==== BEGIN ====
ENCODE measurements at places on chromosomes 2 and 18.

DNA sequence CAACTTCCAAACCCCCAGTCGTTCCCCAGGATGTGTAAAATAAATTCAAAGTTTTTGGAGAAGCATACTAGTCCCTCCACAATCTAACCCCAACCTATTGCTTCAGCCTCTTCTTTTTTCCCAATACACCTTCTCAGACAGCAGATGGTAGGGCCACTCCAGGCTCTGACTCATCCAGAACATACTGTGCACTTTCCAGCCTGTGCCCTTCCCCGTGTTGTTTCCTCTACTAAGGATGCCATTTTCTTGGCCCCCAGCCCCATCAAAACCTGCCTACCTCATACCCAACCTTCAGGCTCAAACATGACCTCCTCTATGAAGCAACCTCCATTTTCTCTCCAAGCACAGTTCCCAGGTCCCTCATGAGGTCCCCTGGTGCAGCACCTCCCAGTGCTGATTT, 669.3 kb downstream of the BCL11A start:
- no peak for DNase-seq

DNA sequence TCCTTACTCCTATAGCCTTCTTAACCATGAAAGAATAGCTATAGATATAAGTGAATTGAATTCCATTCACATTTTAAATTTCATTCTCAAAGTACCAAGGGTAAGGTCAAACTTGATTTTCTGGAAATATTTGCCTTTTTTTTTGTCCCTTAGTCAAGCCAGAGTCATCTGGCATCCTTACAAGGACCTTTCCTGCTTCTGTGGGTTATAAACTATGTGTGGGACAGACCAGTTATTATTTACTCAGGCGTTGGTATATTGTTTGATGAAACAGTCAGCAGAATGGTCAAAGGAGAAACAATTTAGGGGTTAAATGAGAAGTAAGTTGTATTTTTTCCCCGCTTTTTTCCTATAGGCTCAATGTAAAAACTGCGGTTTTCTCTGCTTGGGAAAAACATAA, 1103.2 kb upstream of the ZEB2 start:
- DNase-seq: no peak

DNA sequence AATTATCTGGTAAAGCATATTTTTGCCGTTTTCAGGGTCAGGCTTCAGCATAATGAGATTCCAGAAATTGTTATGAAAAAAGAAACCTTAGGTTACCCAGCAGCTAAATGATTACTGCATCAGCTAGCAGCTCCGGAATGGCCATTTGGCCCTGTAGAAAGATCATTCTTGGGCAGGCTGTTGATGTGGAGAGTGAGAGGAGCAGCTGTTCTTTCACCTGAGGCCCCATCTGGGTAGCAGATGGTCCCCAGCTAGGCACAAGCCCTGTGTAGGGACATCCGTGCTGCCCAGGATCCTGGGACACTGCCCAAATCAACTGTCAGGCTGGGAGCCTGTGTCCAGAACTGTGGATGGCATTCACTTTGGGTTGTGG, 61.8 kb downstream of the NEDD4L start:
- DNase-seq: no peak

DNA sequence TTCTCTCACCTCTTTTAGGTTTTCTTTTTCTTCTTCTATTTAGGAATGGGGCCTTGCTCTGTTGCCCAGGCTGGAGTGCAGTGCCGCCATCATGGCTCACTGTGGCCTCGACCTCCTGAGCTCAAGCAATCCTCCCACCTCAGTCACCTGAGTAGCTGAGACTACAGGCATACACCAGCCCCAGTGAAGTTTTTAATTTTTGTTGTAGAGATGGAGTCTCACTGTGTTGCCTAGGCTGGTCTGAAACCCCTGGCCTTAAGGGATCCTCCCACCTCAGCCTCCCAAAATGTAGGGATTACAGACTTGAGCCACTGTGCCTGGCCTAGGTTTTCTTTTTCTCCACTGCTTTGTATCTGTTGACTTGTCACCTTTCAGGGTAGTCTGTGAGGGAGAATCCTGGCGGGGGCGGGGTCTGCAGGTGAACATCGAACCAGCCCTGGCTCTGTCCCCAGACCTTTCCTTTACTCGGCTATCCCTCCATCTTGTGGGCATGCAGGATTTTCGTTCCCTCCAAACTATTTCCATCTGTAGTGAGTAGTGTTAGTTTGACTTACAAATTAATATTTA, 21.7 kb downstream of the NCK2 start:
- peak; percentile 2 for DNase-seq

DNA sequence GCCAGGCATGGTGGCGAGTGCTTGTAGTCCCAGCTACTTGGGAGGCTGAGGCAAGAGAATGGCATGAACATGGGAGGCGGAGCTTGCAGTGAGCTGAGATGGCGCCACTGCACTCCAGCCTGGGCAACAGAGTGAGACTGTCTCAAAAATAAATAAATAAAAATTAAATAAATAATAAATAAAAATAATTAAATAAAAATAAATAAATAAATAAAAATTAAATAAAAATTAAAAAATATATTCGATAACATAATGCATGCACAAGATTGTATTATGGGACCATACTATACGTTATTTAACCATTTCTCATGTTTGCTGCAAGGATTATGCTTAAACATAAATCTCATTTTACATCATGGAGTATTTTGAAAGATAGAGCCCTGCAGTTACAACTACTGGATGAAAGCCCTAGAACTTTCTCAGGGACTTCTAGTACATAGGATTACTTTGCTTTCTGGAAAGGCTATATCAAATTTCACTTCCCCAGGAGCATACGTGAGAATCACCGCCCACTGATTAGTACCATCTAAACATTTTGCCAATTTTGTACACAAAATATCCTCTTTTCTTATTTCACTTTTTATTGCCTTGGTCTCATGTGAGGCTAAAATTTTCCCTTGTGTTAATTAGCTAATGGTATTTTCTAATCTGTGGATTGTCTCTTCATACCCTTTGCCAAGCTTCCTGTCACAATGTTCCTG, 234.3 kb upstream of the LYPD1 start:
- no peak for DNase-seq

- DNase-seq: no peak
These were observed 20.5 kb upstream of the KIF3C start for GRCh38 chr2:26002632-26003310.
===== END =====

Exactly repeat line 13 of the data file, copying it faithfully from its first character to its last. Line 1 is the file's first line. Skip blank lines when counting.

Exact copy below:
These were observed 20.5 kb upstream of the KIF3C start for GRCh38 chr2:26002632-26003310.